Your browser is out-of-date!

Update your browser to view this website correctly. Update my browser now


Readers Talk About Their Warts

Practical advice about working with an everyday item

Earlier we shared a letter from Duke Evans responding to an article by Mark Persons about wall warts. Here are two more on that subject from readers.


I totally agree with Mark Persons in his article “Those Darn Wall-Wart Power Supplies!” in the Feb. 1 issue.

Old-fashioned transformer / rectifier / filter capacitor wall-wart power supplies failed mostly because the electrolytic capacitor dried up and the output had as much ripple as DC. But those are getting harder to find as modern wall-wart supplies are switching supplies. 

These are less expensive, smaller, lighter and more efficient. In some areas like California they are required because of the efficiency. But they suffer from the same problem: limited lifetime of electrolytic capacitors.

There are wall-wart supplies that are simply a transformer, providing an AC output. These are much more reliable because the rectifier and filter are in the equipment and operate much cooler. But they have been known to fall out of the power receptacle, especially when vertical. And they tend to take over your power strips unless you have short Edison cables to spread them out over the closely spaced receptacles.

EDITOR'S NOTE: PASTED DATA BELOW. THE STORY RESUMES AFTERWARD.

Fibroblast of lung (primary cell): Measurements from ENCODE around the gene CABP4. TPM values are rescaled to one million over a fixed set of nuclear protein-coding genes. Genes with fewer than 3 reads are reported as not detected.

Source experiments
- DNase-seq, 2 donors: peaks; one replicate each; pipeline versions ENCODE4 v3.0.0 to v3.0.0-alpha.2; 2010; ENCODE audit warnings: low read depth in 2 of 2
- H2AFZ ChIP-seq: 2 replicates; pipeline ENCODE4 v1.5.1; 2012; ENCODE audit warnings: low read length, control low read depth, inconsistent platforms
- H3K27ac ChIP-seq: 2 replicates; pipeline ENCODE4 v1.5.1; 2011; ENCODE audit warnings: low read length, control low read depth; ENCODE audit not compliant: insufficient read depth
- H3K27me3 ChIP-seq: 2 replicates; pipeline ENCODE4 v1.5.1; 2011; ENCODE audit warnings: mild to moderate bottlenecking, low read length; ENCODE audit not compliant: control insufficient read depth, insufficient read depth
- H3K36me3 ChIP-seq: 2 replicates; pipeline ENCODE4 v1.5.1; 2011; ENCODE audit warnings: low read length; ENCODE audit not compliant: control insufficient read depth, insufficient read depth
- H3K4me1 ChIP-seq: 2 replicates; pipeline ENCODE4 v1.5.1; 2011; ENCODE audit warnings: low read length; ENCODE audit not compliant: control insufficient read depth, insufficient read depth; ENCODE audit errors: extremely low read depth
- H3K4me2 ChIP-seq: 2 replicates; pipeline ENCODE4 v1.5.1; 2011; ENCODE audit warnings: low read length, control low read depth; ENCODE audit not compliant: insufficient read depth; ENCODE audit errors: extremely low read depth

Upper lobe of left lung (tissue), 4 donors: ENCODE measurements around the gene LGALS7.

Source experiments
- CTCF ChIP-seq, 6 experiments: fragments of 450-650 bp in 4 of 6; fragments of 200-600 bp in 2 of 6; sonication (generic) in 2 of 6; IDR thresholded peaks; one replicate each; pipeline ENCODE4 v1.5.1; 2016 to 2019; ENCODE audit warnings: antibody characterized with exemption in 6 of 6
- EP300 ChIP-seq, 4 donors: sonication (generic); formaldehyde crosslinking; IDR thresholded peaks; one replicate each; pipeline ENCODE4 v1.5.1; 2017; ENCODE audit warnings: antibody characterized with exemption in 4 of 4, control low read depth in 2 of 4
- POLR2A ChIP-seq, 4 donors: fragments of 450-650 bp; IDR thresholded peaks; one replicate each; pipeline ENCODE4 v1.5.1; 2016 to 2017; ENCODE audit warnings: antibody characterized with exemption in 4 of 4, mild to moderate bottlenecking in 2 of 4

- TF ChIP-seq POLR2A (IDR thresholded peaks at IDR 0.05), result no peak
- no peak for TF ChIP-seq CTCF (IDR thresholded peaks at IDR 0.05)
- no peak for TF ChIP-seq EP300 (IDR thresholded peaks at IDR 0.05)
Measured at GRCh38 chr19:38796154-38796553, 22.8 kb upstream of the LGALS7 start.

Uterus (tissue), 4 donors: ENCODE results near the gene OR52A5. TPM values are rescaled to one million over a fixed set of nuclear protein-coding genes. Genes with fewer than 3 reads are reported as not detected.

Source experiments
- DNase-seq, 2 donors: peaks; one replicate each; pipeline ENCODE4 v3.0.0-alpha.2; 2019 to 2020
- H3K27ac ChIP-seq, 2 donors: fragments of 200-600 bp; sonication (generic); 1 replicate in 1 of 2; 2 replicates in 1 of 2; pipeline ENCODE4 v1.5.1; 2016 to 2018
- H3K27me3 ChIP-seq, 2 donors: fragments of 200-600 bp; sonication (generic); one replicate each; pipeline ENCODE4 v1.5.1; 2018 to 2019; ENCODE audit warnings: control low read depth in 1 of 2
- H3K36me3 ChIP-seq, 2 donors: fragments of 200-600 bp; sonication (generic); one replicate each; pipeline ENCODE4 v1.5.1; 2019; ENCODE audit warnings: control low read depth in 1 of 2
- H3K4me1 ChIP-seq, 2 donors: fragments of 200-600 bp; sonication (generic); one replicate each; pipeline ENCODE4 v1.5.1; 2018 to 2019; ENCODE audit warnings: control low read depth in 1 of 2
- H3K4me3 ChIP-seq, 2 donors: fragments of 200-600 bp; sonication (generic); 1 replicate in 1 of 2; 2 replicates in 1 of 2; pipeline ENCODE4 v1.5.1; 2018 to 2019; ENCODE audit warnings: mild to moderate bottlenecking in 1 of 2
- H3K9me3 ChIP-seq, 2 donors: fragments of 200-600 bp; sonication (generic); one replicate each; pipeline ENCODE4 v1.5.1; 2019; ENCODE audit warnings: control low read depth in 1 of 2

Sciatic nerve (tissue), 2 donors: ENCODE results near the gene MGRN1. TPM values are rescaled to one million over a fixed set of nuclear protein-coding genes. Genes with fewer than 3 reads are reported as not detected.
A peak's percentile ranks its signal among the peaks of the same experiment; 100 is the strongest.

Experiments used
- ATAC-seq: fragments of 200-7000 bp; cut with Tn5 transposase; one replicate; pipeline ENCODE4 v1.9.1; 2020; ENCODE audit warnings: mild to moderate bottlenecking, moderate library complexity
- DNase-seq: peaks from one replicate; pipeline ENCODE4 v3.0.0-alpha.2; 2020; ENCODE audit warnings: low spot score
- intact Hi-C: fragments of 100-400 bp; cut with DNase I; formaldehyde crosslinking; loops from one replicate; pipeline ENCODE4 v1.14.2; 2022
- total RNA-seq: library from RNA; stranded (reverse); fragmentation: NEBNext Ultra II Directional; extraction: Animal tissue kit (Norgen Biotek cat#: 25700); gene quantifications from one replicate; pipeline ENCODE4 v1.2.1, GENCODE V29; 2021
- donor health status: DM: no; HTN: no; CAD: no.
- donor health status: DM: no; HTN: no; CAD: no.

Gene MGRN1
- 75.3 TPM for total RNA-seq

I can go on about my dislike of wall-warts and my war stories about their failures and the problems they caused to stations. Yes they are inexpensive and convenient, but when providing DC power to part of your air chain I strongly recommend getting an OEM-style open-frame linear supply and taking the time to mount that to a rack panel with a fuse and other accessories.

— Bill Ruck, San Francisco

Readers have strong feelings about wall-wart power supplies. Shown are Chanzon adaptors, sold on Amazon.

And More Warts

Mark Persons mentioned that repairing switching power supplies is beyond the ability of most techs. I’ll say from my own experience that most of these failures are also caused by capacitors, so I feel that should at least be investigated. 

I sympathize with the author about the noise floor on the AM band. Unfortunately, there are so many devices now that cause this. I have gone through my own home and made it friendly for AM broadcast reception by eliminating most switching PSUs — using linear ones — filtering others and installing certain types of LED light bulbs that are not switching (they do exist). I’m a vintage radio collector so this matters to me. 

— Bruce Girard

[Check Out More Letters at Radio World’s Reader’s Forum Section]